Look at what additional support more at-risk children may need
- Children at risk of exclusion should have a full assessment to identify whether they have unmet mental health needs. Schools should also consider what additional support or alternative provision may be needed for these children.
- Interventions to address persistent poor behaviour before it becomes entrenched are often not used enough. It is essential for schools to take a preventive and early intervention approach to exclusion. The most effective interventions for children with severe and persistent behavioural problems are those that help parents develop strategies to settle children’s behaviour.
Engage parents and carers
- Placing parents and carers at the centre of discussions about decisions relating to their child is important to help reduce the risk of permanent exclusion.
- Communicating with parents and carers during the transition period from primary to secondary school is particularly important as this is a key point where children with additional needs are at even greater risk of being excluded.
- Encourage parents and carers of pupils returning from a fixed-period exclusion to attend the school to discuss how their child might best re-engage and succeed.
Monitor and keep track of exclusions
- Build in regular senior leadership team sessions to monitor and critically analyse exclusion data.
- Take decisive action when there are any sudden changes in trends or where there is evidence of exclusions affecting particular groups of children from specific sections of the community.
- Work collaboratively with local community leaders and with families to problem-solve early intervention strategies. Consider peer mentoring for at-risk boys by male community members to support school re-engagement, aspiration, self-belief and progress. See models and programmes like Up My Street and Southside Young Leaders Academy. Also consider sharing good practice and effective strategies across schools in your area to reduce exclusions.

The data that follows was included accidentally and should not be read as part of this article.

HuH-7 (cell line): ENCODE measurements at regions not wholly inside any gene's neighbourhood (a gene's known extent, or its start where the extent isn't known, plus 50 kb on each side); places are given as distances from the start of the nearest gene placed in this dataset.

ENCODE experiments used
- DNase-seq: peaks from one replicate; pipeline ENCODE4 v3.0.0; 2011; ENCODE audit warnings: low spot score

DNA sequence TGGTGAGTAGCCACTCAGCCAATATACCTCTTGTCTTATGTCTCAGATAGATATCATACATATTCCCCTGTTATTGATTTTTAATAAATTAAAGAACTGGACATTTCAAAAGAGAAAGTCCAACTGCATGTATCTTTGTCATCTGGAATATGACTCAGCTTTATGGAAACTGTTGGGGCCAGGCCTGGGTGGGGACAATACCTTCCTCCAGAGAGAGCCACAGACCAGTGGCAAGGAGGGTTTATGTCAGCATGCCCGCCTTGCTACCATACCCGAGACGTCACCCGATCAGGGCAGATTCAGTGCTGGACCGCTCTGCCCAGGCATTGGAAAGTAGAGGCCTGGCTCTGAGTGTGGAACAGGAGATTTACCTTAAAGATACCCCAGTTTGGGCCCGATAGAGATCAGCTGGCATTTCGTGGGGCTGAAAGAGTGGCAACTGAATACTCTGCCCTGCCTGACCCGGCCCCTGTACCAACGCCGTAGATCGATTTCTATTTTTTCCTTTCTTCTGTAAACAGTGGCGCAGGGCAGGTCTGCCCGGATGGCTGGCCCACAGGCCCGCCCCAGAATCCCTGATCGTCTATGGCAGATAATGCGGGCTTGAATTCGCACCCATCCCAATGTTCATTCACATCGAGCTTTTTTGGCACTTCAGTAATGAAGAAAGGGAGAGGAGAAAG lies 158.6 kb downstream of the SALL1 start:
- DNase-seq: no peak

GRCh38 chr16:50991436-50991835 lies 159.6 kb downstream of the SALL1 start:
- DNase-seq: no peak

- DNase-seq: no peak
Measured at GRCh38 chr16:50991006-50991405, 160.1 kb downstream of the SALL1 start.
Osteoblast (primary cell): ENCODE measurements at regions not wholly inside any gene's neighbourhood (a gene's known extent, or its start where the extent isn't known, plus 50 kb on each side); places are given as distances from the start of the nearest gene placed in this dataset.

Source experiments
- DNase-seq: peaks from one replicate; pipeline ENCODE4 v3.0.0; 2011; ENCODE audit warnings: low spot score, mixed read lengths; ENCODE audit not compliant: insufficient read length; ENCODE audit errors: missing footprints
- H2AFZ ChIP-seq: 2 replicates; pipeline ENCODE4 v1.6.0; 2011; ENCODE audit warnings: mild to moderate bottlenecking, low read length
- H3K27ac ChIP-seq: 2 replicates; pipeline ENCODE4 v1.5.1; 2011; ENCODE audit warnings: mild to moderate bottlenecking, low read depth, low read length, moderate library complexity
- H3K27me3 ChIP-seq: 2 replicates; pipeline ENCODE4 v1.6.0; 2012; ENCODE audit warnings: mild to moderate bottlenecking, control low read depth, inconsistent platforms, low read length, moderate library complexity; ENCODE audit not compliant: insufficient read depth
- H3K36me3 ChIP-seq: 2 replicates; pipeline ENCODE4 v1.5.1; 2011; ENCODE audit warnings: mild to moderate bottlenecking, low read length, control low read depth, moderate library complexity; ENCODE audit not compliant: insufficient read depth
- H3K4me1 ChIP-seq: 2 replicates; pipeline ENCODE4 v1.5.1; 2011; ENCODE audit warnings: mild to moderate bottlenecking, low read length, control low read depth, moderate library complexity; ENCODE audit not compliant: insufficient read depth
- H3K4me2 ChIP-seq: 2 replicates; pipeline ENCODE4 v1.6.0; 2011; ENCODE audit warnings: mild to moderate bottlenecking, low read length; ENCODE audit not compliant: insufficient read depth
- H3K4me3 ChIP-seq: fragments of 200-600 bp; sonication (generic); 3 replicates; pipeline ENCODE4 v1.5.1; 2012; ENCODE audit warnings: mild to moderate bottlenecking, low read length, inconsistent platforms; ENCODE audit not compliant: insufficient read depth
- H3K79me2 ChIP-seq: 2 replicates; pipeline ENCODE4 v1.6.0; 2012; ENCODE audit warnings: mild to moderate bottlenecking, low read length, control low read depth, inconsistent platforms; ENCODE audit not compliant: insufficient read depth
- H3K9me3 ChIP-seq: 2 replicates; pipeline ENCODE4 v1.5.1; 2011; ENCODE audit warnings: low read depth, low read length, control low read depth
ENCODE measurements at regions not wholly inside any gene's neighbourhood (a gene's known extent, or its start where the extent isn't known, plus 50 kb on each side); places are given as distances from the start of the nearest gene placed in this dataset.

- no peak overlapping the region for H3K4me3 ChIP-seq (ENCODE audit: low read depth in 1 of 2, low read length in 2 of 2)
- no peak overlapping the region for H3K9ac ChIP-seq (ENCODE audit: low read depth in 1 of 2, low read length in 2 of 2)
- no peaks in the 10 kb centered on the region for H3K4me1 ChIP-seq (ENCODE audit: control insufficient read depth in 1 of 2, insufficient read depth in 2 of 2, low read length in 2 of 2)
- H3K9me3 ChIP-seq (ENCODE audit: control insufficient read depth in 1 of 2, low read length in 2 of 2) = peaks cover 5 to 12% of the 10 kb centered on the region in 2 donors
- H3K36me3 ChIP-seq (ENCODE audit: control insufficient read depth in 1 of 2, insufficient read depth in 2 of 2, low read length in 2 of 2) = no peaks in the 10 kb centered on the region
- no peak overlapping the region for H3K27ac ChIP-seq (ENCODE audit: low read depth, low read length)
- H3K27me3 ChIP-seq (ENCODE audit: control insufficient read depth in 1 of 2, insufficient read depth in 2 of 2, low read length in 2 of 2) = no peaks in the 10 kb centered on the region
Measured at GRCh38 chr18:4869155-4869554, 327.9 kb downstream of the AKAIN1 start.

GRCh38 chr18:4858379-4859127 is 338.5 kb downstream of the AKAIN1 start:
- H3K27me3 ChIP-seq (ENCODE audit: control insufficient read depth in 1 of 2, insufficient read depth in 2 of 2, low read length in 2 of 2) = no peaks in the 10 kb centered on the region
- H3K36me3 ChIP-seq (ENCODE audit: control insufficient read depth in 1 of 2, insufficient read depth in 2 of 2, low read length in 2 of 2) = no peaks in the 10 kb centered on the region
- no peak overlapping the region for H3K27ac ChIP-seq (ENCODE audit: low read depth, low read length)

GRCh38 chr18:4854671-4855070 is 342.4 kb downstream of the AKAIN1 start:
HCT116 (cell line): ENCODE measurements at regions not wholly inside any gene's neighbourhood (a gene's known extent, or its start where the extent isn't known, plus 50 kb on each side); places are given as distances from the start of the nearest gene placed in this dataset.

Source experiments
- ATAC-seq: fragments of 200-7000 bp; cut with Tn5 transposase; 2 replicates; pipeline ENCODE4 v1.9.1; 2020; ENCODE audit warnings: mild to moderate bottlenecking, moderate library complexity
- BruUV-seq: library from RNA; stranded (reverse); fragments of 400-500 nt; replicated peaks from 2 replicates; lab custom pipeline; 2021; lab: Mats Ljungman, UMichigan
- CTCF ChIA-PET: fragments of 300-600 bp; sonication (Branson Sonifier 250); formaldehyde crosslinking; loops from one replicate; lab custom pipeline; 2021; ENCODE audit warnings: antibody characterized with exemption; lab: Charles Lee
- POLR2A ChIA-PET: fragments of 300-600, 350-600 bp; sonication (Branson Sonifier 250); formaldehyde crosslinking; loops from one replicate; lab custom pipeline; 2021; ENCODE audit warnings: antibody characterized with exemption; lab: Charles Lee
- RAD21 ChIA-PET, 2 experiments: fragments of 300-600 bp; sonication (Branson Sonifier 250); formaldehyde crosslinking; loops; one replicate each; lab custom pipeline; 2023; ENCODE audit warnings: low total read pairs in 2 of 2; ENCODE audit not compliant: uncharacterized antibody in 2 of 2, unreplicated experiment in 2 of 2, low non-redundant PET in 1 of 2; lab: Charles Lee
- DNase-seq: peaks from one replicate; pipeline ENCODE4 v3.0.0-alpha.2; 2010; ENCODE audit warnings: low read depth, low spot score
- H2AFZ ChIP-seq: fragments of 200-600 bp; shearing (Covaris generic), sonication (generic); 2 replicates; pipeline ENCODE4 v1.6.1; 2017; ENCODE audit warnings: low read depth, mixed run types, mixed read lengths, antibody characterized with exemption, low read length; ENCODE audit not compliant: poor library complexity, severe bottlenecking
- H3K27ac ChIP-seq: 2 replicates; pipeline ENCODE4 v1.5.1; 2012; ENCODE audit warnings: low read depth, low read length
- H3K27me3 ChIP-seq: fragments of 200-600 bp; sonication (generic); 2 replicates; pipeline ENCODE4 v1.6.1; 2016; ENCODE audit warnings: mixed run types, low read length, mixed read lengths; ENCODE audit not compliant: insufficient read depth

Managing persistent behavioural problems
Children as young as two or three can have persistent behavioural problems – this is often how a child communicates that something is wrong or is a sign that they may be in distress. Such persistent behavioural problems can have a big impact on a child’s life outcomes, especially if they emerge before secondary school years.
Reasons underpinning each child’s behaviour can vary but there is good evidence about what makes a difference to these children and how schools can help them settle their behaviour.
If behavioural problems are emerging:
- consider using tools such as the strengths and difficulties questionnaire to better understand underlying difficulties. Any child at risk of being excluded should be screened to understand any hidden difficulties or special educational needs
- find out if these behavioural problems are linked to something going on in the child’s personal life or to mental health difficulties. Help children get extra support through school and community counselling or child and adolescent mental health services (CAMHS)
- help parents to link up with support programmes which can provide parents with strategies to support their child (such as Triple P and Incredible Years). Parenting strategies are often the most effective in helping children make progress when children are stuck in patterns of challenging behaviour.
- use whole-school and classroom programmes* such as the Good Behaviour Game, and also Incredible Years which has a good record of supporting children’s mental health, reducing anti-social behavior and promoting achievement. Some targeted, small group work such as introducing nurture groups for children who are struggling, also have a good record of producing improvements.
*These school programmes are paid-for.